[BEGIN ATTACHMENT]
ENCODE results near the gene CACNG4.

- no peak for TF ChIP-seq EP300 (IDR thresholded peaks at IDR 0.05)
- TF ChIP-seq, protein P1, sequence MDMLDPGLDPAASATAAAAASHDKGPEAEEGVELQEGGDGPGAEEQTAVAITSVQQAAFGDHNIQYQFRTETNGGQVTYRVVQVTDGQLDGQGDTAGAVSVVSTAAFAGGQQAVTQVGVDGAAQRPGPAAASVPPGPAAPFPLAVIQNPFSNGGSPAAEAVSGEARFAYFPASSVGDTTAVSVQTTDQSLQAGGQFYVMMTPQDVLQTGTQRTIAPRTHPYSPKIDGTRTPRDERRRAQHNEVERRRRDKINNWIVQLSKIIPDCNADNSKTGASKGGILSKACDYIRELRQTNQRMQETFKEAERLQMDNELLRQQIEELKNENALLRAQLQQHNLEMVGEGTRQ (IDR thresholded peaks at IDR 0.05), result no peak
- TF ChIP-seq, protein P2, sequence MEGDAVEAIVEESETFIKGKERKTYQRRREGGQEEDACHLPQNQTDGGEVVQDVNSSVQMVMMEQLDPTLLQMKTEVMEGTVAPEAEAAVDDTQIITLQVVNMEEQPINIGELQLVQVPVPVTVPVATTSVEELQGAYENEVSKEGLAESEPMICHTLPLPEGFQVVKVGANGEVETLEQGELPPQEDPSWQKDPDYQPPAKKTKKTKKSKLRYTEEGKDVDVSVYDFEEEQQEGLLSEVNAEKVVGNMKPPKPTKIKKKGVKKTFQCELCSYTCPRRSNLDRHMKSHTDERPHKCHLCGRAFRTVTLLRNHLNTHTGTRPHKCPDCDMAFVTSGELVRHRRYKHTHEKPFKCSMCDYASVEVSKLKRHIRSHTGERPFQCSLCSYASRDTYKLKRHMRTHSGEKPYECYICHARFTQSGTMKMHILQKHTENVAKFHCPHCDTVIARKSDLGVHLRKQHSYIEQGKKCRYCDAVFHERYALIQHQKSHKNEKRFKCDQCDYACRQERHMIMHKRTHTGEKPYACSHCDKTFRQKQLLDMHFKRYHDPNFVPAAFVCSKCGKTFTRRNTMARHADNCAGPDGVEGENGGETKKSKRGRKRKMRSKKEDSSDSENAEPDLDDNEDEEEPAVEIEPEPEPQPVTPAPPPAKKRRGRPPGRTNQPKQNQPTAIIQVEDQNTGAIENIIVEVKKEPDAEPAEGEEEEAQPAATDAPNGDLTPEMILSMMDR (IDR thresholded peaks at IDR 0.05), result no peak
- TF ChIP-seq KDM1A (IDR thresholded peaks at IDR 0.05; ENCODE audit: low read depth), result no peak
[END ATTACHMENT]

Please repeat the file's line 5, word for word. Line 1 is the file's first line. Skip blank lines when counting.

- TF ChIP-seq KDM1A (IDR thresholded peaks at IDR 0.05; ENCODE audit: low read depth), result no peak